Of note* is the frontispiece of the first volume, an illustration of prepositions. It was engraved by William Kneass (1781-1840), who later became the Chief Engraver of the United States Mint, a position he held from 1824 until his death in 1840.
Every American knows about Webster's American Dictionary, first published in 1828. But how many Americans know about his Grammatical Institute of the English Language, first published in three parts in the 1780s? Webster (1758-1843) published a speller in 1783, a grammar in 1784, and a reader in 1785. He changed the name of the speller to The American Spelling Book in 1786, and to The Elementary Spelling Book in 1829. There were literally millions of copies of Webster's spellers sold in the 1800s.
My earliest Webster speller is the 1822 Albany edition of The American Spelling Book:
Yes. Wooden boards with paper covers.
I also have two copies of The Elementary Spelling Book published after 1843. One copy was published in New York, and the other in Montpelier:
I have a copy of the sixth edition of Part the Second containing the Grammar, published in Boston by Isaiah Thomas in 1800:
I have a copy of the 1793 sixth edition of the Third Part of Webster's Grammatical Institute of the English Language covering reading and speech; but I will discuss that copy next month when I talk about my books on rhetoric.
I have several other spellers in my Philology Collection:
A C1829 edition of The Speller and Definer; or, Class-book No. 2. This book was designed to eliminate the use of a dictionary in the classroom:
And I have two British spellers, an 1835 edition of Guy's British Expositor, and an 1859 edition of Eves's Classical Spelling Book.
Here is a little grammar book published in 1814: The Grammatical Alphabet:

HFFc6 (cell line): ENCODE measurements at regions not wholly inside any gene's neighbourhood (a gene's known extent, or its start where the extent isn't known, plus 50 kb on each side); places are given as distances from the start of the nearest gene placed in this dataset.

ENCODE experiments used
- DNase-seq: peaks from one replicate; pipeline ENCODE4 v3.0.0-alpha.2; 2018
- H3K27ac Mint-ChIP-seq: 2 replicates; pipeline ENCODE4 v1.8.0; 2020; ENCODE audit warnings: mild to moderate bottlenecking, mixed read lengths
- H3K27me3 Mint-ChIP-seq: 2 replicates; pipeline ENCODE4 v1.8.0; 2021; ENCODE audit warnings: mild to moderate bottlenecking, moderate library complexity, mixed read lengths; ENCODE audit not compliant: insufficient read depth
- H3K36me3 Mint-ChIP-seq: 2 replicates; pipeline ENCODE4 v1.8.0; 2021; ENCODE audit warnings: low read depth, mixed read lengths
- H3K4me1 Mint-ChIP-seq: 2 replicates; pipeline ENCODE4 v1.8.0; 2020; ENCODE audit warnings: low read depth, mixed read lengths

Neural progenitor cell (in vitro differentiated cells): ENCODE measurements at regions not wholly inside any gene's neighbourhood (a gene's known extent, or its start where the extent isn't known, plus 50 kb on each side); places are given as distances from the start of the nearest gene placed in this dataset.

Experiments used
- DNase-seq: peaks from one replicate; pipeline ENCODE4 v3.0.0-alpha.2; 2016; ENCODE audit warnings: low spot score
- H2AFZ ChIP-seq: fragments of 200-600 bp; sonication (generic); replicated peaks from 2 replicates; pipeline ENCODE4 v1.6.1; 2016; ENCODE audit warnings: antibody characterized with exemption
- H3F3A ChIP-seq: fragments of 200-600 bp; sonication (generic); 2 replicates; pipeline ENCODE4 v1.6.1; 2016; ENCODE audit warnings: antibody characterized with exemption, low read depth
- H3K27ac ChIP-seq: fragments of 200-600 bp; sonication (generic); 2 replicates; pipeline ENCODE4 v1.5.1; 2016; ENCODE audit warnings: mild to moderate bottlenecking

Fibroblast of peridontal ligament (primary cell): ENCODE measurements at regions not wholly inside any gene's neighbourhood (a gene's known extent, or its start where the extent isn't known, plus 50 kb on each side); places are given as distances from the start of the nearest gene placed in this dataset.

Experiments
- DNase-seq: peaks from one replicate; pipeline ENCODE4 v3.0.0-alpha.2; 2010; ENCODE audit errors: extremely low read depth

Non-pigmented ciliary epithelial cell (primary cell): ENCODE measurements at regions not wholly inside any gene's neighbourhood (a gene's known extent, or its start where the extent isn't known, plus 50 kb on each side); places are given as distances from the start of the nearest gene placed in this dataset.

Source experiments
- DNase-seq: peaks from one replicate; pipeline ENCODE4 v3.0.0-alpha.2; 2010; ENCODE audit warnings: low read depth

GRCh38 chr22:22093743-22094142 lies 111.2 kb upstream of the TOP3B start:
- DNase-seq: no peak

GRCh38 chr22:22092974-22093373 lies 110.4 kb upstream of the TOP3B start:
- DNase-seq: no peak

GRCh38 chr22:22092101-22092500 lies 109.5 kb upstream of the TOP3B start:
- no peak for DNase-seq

I fully intended to collect additional early grammars, and to assist me, I acquired the following bibliography:
But acquiring this bibliography has had an adverse effect on my collecting of grammars. The sheer number of grammars listed in Gorlach's bibliography –– over 2300 of them in the 19th century alone –– has caused me to reconsider my book collecting wants. I am more than happy with my sampling of early grammars.
One grammar I would like to add to my Philology Collection isn't listed in Gorlach; it was first published in 1640 as part of Ben Jonson's works. I'm talking about Ben Jonson's English Grammar. Addendum: I acquired a copy in January 2015.
Of modern grammars, I have a few, along with a number of English usage and writing guides:
I highly recommend The Glamour of Grammar. Here is my review.
If you believe Bryan A. Garner, the author of the last book above, some of the other books listed above are nothing but trash. He reviewed some of them in his book, Garner on Language and Writing. Now Garner's book struck a nerve, a fact which is reflected in my review of the book.
While I was in the Air Force, I wrote or revised more than a few Squadron Maintenance Operating Procedures (MOIs) and local Air Force Occupational Safety and Health (AFOSH) briefings. And here was my primary writing guide: An Air Force pamphlet with its front cover long gone:
One of the "Helpful Books for Writers" listed in the attachments to the Guide For Air Force Writing is described as follows:
Gives in brief space the principal requirements of plain English style. Distinguished by brevity, clarity, and prickly good sense, it is one of the best books on the fundamentals of writing –– timeless as a book can be in this age of volubility.
Do you know the name of that book?
If you guessed The Elements of Style, you are correct.
Although I was first familiar with the Strunk and White editions, I became more familiar with the Strunk sans White editions. My oldest is the 1919 edition:
And here is my Elements of Style Collection.
This collection rests comfortably on its own shelf in the bookcase containing my Philology Collection. The other shelves, however, are overflowing with philology books, some of which aren't really worth reading. In fact, I need to cull the collection. And soon! The title below says it all!
* See About That Engraving by William Kneass . . .